Assessment and management of Ganga river water quality using multivariate statistical techniques in India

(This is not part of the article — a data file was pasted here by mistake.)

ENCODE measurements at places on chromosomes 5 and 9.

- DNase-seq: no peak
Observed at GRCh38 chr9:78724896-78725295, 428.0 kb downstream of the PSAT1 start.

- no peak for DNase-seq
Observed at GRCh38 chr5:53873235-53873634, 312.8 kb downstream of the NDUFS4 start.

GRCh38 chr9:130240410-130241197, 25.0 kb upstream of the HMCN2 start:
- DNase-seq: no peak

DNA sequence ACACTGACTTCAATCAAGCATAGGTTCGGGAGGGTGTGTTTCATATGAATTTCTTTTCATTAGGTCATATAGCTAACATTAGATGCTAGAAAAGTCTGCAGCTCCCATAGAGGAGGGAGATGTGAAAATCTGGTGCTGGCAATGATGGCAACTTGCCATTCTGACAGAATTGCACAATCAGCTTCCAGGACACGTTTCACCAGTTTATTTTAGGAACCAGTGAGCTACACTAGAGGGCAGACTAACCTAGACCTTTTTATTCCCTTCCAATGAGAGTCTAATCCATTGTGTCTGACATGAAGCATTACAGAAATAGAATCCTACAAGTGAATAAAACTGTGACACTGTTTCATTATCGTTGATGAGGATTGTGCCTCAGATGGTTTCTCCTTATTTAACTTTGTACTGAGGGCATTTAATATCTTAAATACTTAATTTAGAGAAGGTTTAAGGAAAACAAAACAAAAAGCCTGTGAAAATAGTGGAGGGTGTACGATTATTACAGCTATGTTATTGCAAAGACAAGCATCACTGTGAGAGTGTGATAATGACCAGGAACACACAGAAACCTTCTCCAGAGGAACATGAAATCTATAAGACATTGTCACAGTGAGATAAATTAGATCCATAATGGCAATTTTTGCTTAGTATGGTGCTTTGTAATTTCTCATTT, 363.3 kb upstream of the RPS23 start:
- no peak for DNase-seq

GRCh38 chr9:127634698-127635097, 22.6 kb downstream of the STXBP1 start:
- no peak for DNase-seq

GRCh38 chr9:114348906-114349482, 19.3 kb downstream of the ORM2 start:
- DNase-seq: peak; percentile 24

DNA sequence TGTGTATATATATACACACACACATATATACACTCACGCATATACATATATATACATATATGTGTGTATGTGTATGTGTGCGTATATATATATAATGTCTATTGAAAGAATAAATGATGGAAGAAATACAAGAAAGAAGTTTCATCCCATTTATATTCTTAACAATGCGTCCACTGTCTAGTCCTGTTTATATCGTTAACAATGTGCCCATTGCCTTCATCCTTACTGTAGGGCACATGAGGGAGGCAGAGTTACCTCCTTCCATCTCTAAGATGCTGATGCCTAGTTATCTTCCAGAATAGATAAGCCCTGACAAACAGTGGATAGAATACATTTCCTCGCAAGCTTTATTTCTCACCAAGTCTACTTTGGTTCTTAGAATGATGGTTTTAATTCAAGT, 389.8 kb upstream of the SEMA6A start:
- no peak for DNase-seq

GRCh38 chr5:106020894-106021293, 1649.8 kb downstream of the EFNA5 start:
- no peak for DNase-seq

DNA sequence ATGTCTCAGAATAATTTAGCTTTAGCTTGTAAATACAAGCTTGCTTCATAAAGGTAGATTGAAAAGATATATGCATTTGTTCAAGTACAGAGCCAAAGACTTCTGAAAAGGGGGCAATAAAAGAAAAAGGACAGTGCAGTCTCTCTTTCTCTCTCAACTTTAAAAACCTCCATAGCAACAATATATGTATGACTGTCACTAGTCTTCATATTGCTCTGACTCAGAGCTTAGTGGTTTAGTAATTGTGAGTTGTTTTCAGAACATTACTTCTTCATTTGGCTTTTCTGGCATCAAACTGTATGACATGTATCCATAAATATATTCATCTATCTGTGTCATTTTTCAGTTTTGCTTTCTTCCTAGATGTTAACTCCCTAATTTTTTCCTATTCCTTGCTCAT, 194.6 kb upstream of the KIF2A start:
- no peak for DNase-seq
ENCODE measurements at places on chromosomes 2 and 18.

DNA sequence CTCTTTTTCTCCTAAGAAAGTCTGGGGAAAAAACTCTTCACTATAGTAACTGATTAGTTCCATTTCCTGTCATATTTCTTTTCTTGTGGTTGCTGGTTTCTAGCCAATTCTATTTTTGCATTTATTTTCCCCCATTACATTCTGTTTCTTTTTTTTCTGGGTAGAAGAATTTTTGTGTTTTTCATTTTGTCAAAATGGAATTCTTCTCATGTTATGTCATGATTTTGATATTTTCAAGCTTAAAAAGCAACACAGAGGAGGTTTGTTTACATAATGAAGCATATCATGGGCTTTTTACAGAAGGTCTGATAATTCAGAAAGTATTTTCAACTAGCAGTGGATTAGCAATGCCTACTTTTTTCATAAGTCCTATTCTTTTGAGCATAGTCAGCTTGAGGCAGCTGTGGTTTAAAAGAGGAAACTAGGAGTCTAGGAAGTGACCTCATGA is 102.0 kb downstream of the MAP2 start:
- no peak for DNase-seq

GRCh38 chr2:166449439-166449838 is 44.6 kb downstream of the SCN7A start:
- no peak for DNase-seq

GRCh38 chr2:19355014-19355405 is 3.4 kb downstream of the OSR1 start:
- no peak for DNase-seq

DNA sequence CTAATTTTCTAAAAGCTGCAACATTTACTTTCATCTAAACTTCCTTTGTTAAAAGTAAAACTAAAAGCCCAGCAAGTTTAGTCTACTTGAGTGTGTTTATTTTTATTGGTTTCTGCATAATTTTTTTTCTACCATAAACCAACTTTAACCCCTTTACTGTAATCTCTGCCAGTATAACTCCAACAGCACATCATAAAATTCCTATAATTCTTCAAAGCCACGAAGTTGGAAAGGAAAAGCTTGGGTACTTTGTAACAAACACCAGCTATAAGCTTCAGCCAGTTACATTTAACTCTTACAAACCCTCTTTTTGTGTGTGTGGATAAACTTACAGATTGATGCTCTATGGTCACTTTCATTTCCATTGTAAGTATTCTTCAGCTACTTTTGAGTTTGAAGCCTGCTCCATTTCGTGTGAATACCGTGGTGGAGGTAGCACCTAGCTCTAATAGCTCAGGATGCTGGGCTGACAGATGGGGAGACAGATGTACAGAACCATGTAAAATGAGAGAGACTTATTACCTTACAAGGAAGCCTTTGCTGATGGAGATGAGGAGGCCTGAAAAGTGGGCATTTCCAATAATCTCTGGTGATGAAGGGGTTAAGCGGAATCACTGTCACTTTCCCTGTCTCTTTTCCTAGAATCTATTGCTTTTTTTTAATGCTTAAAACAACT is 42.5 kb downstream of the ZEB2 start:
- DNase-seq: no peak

Multivariate statistical techniques, such as cluster analysis and principal component analysis (PCA), were applied for evaluation of spatial variations and interpretation of large complex water quality data set of the Ganga river basin, generated during one year (2013-2014) monitoring of eight water parameters at seven different sites. Hierarchical cluster analysis grouped seven sampling sites into three clusters, i.e., relatively low polluted (LP), medium polluted (MP) and highly polluted (HP) sites based on the similarity of water quality characteristics. Principal component analysis produced three significant main components and explaining more than 82.9% of the variance (anthropogenic and industrial effect) that present 57.1%, 13.8% and 12% respectively of the total variance of water quality in Ganga river. The result reveals that Turbidity, Dissolved oxygen and Biochemical oxygen demand are the parameters that are most important in assessing variations of water quality. Water quality index based on eight parameters (Turbidity, DO, BOD, COD, pH, TS, TSS and TDS) calculated for all the sites are found to be medium to bad. Thus, this study illustrates the usefulness of multivariate statistical techniques for analysis, interpretation of complex data sets and understanding spatial variations in water quality for effective river water quality management. The study reveals that untreated industrial and municipal discharges are the major source of the pollution to the Ganga river. Implementation of suitable management plan along with proper sewerage treatment network, maintaining sufficient dilution flow, artificial aeration and watershed management will control the pollution in the Ganga river.

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